Cukilanarpat tak’ut. - The devil’s club are tall.
Hikers in Alaska’s coastal forests are familiar with devil’s club, known by its appropriate Latin name Echinopanax horridum. This spiny member of the ginseng family can grow up to ten feet tall and flourishes in wet ravines under the spruce canopy. It has broad leaves and bright red berries, but devil’s club is best known for its numerous sharp spines. The Alutiiq word cukilanarpak literally means “big thorn.” To dislodge the needles from a person’s skin, Alutiiqs washed the affected area with a young boy’s urine. This caused swelling and made the spines easier to remove.
Although many hikers avoid devil’s club, Native people in Alaska and Canada highly regard its many medical properties. Throughout the year, Alutiiqs harvest the cambium, or inner bark, of the devil’s club stem, which they boil to make a potent tea. Taken in small doses, this tea can provide relief from coughs, colds, aches and pains, and fever. Washing your hair in this tea is said to make it grow. Devil’s club roots are harvested in the summer and dried for later use, but the plant’s poisonous leaves and berries are avoided. The root can be mashed and heated to form a poultice that helps to relieve joint pain, or burned to create a medicinal powder. In Prince William Sound, this powder was applied to the navel of a newborn babies to promote healing.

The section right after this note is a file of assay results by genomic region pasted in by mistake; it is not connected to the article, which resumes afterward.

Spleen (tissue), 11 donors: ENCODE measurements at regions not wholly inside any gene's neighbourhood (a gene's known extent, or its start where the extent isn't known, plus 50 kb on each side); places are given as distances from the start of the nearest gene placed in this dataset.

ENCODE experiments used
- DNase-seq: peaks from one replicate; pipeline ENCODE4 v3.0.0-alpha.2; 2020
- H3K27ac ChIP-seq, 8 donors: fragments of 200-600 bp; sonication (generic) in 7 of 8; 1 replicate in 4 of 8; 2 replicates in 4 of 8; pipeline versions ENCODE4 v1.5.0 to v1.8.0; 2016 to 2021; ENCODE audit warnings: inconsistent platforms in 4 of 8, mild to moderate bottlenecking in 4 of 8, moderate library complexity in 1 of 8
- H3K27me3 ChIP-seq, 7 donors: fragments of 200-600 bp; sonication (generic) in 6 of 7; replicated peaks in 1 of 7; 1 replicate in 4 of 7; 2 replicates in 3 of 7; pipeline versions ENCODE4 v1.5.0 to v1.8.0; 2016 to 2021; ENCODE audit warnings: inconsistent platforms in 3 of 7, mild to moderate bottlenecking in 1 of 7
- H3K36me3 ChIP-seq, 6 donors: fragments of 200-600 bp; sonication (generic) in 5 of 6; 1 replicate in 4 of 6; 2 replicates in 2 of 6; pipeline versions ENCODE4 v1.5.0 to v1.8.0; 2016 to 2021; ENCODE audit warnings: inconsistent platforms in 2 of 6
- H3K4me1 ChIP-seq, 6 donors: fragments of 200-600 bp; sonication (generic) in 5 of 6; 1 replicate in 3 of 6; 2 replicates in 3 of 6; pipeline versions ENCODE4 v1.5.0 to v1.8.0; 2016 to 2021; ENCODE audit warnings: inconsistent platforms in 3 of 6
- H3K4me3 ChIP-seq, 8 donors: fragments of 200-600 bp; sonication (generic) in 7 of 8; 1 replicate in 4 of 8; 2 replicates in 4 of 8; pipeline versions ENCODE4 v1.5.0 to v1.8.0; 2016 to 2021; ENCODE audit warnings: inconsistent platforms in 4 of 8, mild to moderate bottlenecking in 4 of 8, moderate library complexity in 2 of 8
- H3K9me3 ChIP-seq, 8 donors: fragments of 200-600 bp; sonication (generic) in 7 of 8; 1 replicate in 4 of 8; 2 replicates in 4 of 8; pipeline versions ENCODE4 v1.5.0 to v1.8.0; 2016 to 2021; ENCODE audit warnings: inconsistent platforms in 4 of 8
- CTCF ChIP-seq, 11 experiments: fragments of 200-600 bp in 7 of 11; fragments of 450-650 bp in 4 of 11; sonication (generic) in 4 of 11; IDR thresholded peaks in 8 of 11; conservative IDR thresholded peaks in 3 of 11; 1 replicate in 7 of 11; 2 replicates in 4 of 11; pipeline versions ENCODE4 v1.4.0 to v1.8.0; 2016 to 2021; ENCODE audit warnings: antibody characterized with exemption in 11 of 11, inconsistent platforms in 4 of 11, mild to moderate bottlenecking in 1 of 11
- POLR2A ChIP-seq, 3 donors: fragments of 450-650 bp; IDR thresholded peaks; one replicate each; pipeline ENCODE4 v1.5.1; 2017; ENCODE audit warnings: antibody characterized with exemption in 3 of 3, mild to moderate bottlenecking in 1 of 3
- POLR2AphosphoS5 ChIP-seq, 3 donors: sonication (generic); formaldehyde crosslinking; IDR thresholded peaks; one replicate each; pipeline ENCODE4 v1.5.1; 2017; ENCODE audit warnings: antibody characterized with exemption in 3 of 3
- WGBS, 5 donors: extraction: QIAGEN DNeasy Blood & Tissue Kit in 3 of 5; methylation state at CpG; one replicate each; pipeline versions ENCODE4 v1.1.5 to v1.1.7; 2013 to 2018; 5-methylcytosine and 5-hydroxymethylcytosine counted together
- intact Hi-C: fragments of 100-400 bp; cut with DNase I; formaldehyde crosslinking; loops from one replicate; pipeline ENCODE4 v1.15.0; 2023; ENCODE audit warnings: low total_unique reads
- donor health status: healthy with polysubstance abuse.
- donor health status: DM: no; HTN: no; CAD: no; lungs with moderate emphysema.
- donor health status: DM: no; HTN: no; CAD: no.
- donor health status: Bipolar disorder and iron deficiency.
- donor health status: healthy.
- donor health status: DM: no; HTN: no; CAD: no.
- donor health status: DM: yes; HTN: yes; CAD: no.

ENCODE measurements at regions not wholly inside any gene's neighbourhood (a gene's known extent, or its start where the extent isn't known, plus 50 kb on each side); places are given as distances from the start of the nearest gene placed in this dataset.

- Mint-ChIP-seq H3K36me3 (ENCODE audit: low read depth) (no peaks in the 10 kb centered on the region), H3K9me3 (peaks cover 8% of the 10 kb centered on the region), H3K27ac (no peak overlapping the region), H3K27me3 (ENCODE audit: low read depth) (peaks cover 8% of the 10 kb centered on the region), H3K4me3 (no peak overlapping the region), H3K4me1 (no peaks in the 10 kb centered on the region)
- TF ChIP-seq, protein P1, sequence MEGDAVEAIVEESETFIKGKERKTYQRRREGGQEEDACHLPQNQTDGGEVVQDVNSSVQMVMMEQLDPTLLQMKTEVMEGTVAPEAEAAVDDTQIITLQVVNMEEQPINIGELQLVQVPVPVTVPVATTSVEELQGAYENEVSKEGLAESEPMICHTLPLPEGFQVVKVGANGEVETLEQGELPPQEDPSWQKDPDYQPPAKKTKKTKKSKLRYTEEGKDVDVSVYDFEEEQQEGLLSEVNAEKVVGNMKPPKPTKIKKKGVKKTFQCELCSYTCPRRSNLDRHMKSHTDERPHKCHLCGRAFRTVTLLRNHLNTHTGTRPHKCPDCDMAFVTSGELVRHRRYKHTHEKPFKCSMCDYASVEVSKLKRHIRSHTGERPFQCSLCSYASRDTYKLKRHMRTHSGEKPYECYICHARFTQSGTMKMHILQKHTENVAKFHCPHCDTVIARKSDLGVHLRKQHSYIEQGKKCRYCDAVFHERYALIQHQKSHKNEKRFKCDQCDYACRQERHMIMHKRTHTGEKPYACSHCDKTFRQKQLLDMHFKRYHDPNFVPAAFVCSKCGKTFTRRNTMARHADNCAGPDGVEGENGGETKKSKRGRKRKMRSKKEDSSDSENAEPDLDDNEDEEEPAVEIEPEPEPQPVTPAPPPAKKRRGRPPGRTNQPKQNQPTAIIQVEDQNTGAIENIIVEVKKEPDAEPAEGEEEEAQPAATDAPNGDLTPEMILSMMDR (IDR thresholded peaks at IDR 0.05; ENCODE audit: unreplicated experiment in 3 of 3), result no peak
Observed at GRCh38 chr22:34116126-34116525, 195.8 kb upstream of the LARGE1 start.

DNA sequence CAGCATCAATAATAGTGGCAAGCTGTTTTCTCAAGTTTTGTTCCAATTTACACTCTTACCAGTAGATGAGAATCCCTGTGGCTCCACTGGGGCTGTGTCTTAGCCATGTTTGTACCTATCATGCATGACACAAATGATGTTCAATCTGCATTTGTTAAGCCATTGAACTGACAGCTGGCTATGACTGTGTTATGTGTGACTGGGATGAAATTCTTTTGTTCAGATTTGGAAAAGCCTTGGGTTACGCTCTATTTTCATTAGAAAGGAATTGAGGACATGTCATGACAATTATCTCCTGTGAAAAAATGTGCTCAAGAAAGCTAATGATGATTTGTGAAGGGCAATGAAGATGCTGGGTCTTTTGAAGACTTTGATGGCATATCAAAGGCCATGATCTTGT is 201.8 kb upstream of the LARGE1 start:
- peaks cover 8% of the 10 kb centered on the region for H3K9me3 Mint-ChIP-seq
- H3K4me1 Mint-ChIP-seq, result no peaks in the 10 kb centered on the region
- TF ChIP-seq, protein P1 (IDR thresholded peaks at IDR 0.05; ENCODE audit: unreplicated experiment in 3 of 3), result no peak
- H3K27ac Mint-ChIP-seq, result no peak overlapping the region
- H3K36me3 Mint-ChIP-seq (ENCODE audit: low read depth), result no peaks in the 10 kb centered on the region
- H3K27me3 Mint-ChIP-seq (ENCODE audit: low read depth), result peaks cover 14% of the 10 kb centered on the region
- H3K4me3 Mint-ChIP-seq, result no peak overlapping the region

In addition to its medicinal value, devil’s club is thought to have magical properties. On the Kenai Peninsula, Alutiiq people swing plant stalks in the air to scare away wolves. Others nail a piece of devil’s club above their doorways to ward off evil.
Photo: Devils club with berries. Photo by Priscilla Russell, courtesy the KANA collection.